Characterizing and Diagnosisâ€™s of the Charcot Foot (Charcot Osteoarthropathy) in Diabetic Patients
The condition Charcot foot has been known in more than 130 years, and yet there still remains a large effort to find the cause, diagnostic and medical treatment of the condition.
Charcot neuroarthropathy is a progressive disease of bone and joints characterized by often-painless bone and joint destruction in limbs that have lost sensory innervation. The incidence of acute Charcot among diabetic patients is 0,2 % the prevalence is 7,5 %. In the group of patients with neuropathy the prevalence is even higher â€“29%.
The diagnosis is often made on a clinical basis, particularly in the early stages of the condition. The aim of this study is to find a method that makes the diagnosis primarily on the basis of paraclinical information.
The typical patients have had diabetes in 10 years and have distal symmetrical neuropathy.
The common lesion is unilateral with an acute phase, which may occur either spontaneously or be triggered by a minor trauma. The foot becomes swollen, warm, red and oedematous. Some patients have pain, and the condition could be misdiagnosed as cellulites, acute gout, deep vein thrombosis and osteomyelitis. If the patient has a foot ulcer it is important to rule out osteomyelitis and cellulites.
In the initial phase it is difficult to make the right diagnose because Charcot is a rare condition. This leads to a delay in the treatment of the Charcot foot, which, for the moment, is reduction of weight bearing. The patient is equipped with an air cast, and the non weight-bearing regime is in some cases maintained in 12 months.
The chronic Charcot is characterized by established deformity. The deformity can be in different sites in the foot, the most common is in the mid foot. Because of the deformity there is abnormal weight pressure on the weight bearing sites on the foot. This is associated with callus formation and there is a higher risk for ulceration.
The investigation is a case control study where the aim is to test a set off clinical tests to see if the diagnose Charcot foot can be made paraclinical. The assumption is, that there are other parameter than the clinical observation that differ between the Charcot patient and a patient with polyneuropathy.
The study will consist of a variety of examinations. All patients will undergo a clinical examination by the same physician, including a neurological status.
The paraclinical examinations consist of blood samples, x-ray of the foot (if normal then MR-scanning of the foot), skeletal Scintigraphy, DEXA scanning, distal blood pressure, beat to beat examination to decide the autonomous neuropathy. If the patient has a positive skeletal scintigraphy and ulceration on the foot, or elevated infection parameter in the blood sample, then a leukocyte scintigraphy will be performed in order to rule out osteomyelitis.
The population that we will include in the study is divided in 5 groups:
1. Patients with diabetes and acute Charcot foot.
2. Patients with diabetes and chronic Charcot foot.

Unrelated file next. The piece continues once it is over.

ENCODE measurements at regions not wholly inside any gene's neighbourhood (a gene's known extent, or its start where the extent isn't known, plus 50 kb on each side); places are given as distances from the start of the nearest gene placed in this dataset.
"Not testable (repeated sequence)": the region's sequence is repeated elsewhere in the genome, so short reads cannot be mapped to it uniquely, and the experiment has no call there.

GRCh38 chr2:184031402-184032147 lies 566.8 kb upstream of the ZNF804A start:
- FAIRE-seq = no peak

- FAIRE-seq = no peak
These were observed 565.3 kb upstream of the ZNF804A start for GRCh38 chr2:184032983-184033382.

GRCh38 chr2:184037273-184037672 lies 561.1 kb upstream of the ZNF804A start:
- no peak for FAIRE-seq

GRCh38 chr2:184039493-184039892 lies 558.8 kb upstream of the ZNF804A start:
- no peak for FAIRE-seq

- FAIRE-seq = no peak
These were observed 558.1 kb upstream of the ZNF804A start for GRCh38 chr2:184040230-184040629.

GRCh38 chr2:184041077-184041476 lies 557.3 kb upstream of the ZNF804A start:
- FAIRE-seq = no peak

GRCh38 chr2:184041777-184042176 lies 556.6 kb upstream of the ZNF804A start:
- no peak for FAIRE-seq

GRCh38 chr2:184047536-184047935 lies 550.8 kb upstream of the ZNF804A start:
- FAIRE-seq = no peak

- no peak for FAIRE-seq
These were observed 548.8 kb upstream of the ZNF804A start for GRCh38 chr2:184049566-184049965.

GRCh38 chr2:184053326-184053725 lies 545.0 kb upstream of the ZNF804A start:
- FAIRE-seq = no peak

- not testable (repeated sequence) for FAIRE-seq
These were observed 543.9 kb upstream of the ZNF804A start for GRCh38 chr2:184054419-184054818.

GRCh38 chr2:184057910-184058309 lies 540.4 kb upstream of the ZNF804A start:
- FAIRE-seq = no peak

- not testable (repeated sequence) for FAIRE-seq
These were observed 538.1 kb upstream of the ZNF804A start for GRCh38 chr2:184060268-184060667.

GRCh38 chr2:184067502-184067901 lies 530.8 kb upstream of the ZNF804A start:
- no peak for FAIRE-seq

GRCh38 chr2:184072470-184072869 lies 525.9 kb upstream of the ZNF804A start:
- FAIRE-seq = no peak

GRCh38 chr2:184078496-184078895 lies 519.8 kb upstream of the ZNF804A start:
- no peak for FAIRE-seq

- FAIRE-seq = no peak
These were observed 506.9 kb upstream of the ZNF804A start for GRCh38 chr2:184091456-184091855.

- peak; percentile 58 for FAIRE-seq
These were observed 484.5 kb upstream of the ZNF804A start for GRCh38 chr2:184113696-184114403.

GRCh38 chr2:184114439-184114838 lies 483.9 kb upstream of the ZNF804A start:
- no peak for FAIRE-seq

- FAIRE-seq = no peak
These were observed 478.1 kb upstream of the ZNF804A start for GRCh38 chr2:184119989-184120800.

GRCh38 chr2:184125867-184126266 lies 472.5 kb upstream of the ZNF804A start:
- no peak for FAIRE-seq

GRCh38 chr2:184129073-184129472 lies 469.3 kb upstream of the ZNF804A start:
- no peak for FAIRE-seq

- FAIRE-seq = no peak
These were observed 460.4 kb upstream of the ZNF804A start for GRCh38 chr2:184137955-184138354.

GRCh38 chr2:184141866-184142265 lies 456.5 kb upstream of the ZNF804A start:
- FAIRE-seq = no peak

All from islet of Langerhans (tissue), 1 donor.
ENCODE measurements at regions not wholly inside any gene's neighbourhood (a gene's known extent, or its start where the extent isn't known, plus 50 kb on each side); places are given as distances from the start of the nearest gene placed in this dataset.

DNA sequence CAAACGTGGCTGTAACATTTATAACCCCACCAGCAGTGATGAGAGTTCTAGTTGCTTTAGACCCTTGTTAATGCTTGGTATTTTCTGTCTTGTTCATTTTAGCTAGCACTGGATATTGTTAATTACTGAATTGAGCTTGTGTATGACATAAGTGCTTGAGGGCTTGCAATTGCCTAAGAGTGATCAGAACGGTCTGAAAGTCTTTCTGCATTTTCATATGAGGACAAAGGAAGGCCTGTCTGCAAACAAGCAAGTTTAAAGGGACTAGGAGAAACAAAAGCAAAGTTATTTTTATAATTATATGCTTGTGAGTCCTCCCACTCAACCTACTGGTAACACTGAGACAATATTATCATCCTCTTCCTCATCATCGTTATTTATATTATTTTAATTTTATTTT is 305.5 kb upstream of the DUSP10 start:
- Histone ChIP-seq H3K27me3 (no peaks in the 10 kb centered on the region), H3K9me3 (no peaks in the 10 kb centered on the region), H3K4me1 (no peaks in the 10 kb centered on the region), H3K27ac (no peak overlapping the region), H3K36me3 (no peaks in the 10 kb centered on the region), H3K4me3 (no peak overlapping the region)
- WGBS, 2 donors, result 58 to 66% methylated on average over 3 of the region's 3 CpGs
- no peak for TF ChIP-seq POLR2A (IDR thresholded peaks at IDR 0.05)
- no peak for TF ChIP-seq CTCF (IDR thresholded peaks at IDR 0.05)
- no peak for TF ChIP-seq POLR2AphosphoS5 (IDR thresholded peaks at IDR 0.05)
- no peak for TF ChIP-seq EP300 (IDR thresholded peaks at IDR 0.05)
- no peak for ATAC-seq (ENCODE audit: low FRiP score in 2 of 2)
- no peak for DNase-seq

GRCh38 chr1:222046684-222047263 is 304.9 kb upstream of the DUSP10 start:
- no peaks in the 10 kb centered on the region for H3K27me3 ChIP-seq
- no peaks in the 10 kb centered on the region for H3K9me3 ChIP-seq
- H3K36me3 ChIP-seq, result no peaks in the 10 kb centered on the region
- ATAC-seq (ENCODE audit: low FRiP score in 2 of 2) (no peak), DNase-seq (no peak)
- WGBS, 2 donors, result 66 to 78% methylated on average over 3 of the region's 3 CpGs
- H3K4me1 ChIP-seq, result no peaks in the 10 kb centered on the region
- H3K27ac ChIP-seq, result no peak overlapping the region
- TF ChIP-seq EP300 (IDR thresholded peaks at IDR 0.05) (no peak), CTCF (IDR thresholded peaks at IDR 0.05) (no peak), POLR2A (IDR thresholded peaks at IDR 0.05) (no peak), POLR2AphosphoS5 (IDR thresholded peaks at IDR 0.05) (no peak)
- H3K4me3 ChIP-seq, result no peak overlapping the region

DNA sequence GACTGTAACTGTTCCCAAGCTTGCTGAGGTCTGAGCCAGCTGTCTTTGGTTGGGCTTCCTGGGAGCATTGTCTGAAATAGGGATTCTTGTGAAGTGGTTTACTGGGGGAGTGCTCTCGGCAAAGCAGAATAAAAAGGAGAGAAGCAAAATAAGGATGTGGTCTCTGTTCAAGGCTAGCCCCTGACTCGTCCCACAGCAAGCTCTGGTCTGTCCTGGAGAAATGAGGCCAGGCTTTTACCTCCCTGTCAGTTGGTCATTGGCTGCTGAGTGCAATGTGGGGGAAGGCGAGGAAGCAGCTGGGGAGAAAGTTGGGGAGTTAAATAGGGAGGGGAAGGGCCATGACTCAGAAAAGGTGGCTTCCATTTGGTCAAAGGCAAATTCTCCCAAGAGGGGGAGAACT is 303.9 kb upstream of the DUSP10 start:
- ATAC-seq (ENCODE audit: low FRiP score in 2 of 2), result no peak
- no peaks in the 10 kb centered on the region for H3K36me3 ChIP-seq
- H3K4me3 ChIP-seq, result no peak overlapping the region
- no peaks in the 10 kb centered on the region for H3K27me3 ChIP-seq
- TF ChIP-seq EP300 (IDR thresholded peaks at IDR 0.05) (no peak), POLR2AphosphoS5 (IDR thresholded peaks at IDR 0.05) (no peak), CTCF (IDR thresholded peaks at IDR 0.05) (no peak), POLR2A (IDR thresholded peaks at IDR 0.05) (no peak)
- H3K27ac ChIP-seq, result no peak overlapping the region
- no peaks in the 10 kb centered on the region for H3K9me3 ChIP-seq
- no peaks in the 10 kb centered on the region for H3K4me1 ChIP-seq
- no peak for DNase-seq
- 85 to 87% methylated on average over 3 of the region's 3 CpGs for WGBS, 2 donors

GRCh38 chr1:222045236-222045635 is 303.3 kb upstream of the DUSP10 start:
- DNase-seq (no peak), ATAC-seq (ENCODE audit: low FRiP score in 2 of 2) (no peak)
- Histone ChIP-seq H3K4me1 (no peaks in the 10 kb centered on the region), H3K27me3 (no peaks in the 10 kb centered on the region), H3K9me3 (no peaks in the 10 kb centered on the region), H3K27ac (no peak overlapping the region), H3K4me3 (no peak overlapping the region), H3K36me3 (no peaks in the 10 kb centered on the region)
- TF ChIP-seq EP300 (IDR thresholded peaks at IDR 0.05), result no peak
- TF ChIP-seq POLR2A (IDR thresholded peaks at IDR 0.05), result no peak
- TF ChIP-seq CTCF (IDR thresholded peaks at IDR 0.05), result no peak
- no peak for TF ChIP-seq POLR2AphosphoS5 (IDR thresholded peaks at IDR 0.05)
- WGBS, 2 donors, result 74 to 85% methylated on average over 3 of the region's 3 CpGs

3. Patients with diabetes and amputation of the first toe.
4. Patients with diabetes and polyneuropathy.
5. Patients with diabetes and without polyneuropathy. All patients will undergo the full examination program, with the exception of the cases mentioned above.
There is need for a better diagnostic of the condition Charcot foot, due to the severe longtime complication in form of disablement. In some cases even amputation of the foot. If the diagnosis is made earlier, obviously one can start the intervention earlier, and this will improve the â€śsurvivalâ€ť of the foot.
Another advantage is that agreed criteria for the diagnosis of Charcot would help in allowing comparison of different treatments.
Observational Model: Defined Population, Observational Model: Natural History, Time Perspective: Cross-Sectional, Time Perspective: Prospective
Results (where available)
- Source: http://clinicaltrials.gov/show/NCT00157222
- Information obtained from ClinicalTrials.gov on July 15, 2010
Medical and Biotech [MESH] Definitions
Parenchymatous NEUROSYPHILIS marked by slowly progressive degeneration of the posterior columns, posterior roots, and ganglia of the spinal cord. The condition tends to present 15 to 20 years after the initial infection and is characterized by lightening-like pains in the lower extremities, URINARY INCONTINENCE; ATAXIA; severely impaired position and vibratory sense, abnormal gait (see GAIT DISORDERS, NEUROLOGIC), OPTIC ATROPHY; Argyll-Robertson pupils, hypotonia, hyperreflexia, and trophic joint degeneration (Charcot's Joint; see ARTHROPATHY, NEUROGENIC). (From Adams et al., Principles of Neurology, 6th ed, p726)
Joint Capsule Release
Surgical procedure to relax the JOINT CAPSULE tissues in a joint that has a reduced range of motion due to CONTRACTURE or TISSUE ADHESIONS or joint deformities.
Lack of stability of a joint or joint prosthesis. Factors involved are intra-articular disease and integrity of extra-articular structures such as joint capsule, ligaments, and muscles.
The articulations extending from the WRIST distally to the FINGERS. These include the WRIST JOINT; CARPAL JOINTS; METACARPOPHALANGEAL JOINT; and FINGER JOINT.
The articulations extending from the ANKLE distally to the TOES. These include the ANKLE JOINT; TARSAL JOINTS; METATARSOPHALANGEAL JOINT; and TOE JOINT.
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